Geochemistry of hydrothermal fluids from the E2-segment of the East Scotia Ridge: Magmatic input, reaction zone processes, fluid mixing regimes and bioenergetic landscapes
Journal article, Peer reviewed
MetadataShow full item record
Original versionFrontiers in Marine Science. 2022, 9, 765648. 10.3389/fmars.2022.765648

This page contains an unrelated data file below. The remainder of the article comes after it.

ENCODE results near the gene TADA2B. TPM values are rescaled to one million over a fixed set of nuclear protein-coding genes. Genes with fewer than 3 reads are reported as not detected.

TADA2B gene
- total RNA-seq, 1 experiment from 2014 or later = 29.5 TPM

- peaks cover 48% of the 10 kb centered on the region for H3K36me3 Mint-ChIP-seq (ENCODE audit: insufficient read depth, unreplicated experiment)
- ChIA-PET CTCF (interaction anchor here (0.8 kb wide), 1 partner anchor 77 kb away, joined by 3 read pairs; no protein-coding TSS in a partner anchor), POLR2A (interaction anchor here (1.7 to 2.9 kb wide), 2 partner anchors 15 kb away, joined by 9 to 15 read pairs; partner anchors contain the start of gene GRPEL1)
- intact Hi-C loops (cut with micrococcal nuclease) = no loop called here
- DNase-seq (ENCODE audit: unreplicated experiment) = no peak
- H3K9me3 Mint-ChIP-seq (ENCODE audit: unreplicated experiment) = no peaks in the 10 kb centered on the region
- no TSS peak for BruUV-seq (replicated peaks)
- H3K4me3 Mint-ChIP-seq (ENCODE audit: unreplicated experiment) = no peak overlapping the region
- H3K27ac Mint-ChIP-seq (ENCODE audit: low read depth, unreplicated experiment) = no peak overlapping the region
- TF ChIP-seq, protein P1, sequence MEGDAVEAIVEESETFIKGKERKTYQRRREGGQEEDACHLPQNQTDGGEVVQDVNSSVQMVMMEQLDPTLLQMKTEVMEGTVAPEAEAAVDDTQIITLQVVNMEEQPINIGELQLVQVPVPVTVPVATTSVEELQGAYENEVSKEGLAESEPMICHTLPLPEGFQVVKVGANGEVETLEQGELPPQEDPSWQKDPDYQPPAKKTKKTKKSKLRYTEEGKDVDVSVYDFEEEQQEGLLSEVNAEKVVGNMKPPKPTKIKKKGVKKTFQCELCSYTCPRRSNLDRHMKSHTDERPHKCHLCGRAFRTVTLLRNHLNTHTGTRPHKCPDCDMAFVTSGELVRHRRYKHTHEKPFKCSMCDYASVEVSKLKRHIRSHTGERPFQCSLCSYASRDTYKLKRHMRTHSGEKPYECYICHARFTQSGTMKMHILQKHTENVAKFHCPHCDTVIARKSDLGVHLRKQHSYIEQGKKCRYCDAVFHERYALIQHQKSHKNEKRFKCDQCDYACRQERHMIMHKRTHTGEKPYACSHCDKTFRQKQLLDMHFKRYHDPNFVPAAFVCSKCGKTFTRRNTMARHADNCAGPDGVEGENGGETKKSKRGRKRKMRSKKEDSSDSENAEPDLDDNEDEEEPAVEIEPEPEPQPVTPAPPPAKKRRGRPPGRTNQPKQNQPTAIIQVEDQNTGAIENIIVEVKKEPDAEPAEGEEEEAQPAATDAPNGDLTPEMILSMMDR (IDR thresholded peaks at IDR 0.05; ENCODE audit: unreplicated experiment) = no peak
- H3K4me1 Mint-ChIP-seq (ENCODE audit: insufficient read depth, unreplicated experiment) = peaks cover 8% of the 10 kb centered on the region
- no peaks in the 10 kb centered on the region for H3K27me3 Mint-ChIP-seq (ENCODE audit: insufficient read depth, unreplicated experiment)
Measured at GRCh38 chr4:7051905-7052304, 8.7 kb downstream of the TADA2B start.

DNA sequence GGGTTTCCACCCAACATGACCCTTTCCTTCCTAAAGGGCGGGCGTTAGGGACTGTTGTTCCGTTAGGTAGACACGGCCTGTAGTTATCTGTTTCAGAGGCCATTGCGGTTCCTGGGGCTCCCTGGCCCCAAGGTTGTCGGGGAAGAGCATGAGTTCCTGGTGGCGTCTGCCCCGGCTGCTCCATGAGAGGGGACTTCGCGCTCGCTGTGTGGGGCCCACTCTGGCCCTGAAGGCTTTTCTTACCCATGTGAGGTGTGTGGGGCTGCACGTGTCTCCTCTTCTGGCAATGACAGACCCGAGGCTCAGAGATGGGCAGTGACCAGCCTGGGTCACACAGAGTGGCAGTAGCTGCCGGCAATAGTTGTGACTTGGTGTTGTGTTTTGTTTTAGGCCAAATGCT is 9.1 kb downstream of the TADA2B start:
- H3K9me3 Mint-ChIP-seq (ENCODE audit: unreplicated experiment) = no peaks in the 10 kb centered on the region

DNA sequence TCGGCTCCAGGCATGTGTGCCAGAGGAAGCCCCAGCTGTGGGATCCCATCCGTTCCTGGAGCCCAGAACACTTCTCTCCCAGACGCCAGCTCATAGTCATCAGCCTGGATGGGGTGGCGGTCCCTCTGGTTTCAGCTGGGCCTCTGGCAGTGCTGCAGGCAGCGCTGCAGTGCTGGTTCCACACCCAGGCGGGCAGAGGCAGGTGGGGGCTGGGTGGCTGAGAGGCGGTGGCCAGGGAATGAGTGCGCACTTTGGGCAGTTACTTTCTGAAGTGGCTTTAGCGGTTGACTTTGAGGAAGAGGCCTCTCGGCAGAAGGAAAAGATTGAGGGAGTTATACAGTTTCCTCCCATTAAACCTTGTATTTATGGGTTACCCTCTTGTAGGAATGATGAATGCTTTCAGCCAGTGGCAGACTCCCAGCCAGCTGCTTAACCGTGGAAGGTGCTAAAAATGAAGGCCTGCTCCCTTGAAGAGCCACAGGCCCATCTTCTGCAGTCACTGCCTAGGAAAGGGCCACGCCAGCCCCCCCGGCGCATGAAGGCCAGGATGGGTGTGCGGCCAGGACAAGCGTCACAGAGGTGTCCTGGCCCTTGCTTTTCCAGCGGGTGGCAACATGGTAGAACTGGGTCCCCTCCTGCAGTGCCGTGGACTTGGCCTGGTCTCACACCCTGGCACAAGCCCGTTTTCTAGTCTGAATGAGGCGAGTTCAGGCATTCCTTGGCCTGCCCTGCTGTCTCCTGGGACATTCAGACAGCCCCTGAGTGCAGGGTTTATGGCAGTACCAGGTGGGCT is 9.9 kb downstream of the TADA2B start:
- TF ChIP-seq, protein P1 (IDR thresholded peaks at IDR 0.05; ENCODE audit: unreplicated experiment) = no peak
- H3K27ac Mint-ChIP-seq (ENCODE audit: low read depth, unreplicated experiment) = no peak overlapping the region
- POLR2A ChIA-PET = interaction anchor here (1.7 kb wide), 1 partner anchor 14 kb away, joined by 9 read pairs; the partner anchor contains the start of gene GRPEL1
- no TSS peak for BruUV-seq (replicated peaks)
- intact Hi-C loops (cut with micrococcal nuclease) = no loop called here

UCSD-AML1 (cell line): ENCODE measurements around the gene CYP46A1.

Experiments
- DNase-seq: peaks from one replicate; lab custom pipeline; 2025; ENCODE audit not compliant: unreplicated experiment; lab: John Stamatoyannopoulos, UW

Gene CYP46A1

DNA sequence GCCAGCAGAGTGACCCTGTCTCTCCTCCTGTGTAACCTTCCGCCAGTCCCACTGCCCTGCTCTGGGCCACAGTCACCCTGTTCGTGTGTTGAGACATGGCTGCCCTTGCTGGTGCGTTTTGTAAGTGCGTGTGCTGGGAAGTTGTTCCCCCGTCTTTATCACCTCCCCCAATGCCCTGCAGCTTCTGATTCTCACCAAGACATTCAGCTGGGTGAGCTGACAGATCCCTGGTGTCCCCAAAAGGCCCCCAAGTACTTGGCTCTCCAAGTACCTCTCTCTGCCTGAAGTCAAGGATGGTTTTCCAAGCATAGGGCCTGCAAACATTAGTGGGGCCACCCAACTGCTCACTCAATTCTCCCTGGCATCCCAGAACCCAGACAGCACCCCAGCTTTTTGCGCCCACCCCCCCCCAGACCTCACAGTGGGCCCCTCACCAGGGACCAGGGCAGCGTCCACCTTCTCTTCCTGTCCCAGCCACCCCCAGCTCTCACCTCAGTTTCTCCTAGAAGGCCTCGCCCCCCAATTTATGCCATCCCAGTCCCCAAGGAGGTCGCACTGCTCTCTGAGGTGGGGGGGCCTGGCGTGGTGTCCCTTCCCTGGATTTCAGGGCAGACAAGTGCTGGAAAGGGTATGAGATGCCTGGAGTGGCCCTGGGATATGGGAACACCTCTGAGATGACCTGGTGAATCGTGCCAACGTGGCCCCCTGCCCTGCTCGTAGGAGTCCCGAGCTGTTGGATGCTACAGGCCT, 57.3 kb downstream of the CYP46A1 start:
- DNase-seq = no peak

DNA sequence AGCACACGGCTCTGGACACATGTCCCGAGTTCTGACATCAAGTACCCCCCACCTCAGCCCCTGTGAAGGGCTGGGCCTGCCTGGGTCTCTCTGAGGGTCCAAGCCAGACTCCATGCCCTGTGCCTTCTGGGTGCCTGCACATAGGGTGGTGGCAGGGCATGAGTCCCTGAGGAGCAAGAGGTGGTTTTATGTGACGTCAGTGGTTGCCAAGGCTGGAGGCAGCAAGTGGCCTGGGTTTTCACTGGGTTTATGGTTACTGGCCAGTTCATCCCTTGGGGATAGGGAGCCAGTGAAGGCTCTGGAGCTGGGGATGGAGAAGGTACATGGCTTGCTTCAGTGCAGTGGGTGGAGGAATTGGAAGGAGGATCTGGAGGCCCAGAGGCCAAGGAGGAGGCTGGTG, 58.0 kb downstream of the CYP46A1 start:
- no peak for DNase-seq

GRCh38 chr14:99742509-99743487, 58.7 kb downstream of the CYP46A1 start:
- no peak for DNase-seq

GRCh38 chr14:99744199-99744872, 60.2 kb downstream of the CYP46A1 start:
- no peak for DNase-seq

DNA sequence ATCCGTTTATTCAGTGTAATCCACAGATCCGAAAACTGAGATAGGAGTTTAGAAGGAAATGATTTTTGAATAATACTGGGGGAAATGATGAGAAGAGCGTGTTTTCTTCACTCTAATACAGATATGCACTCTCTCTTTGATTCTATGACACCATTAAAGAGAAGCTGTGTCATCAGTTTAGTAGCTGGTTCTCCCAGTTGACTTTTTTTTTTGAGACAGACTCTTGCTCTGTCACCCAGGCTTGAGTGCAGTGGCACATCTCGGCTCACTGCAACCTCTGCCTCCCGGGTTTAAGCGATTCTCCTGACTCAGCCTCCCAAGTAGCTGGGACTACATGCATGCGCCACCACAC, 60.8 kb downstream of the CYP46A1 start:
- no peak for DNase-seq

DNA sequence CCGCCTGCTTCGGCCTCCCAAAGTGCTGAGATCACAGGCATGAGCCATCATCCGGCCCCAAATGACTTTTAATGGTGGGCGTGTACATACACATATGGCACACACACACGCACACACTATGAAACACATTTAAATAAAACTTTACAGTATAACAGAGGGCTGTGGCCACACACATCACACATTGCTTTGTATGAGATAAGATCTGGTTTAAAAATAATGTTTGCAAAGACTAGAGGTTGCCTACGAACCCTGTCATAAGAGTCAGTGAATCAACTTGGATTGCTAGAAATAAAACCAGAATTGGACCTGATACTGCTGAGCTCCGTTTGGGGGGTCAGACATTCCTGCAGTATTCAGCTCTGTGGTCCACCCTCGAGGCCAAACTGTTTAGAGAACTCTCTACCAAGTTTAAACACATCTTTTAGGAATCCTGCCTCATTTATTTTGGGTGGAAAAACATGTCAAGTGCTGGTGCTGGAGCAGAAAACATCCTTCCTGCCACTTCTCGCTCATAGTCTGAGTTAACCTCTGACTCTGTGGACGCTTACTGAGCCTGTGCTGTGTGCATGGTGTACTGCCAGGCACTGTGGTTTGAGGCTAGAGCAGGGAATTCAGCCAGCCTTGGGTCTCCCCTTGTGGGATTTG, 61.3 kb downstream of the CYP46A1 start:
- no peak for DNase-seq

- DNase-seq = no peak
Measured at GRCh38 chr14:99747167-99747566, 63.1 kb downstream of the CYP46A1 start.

The compositions of hydrothermal fluids in back-arc basins (BABs) can be affected by the influx of magmatic fluids into systems that are dominated by reactions between basement rocks and seawater-derived fluids. The East Scotia Ridge (ESR) in the Scotia Sea hosts such hydrothermal systems where the role of magmatic fluid influx has not yet been addressed. During expedition PS119 in 2019, three chimneys were sampled from the E2 segment. These samples were analysed for their chemical and isotopic composition along with fluid inclusions in corresponding precipitates. Our data provide evidence for the temporal evolution of hydrothermal fluids in this remote back-arc system. Salinity variations in anhydrite-hosted fluid inclusions indicate that phase separation takes place in the subseafloor. Moderate-temperature (<53°C) fluids from the newly discovered E2-West hydrothermal vent field and high-temperature (>320°C) fluids from the E2-South area were sampled. Depletions in fluid-mobile elements, ΣREE and low δ18OH2O show that the basement in this root zone has been leached since the previous sampling in 2010. The results indicate that high-temperature fluid-rock interactions are key in setting the composition of the fluids with cation-to-chloride ratios suggesting a common root zone for both vent sites. The concentrations of dissolved gases provide new insights in the connection between magmatic degassing and its influence on endmember vent fluid composition. Specifically, stable isotope (O, H) data and elevated CO2 concentrations point to a minor influx of magmatic vapour. Stable sulphur isotopes provide no evidence for SO2 disproportionation suggesting a H2O-CO2 dominated nature of these vapours. The concentrations of conservative elements in the E2-W fluid reflects subseafloor mixing between E2-S endmember fluid and seawater. In contrast, non-conservative behaviour, and depletion of Fe, H2, and H2S point to a combination of sub-surface abiotic and biotic reactions affecting these fluids. Similarly, E2-W fluids show evidence for H2S and CH4 being metabolized in the subseafloor. Thermodynamic computations confirm that the E2 system is dominated by sulphide oxidation as a major catabolic pathway. Our results indicate that the conditions at E2 are favourable to hosting a robust subseafloor biosphere.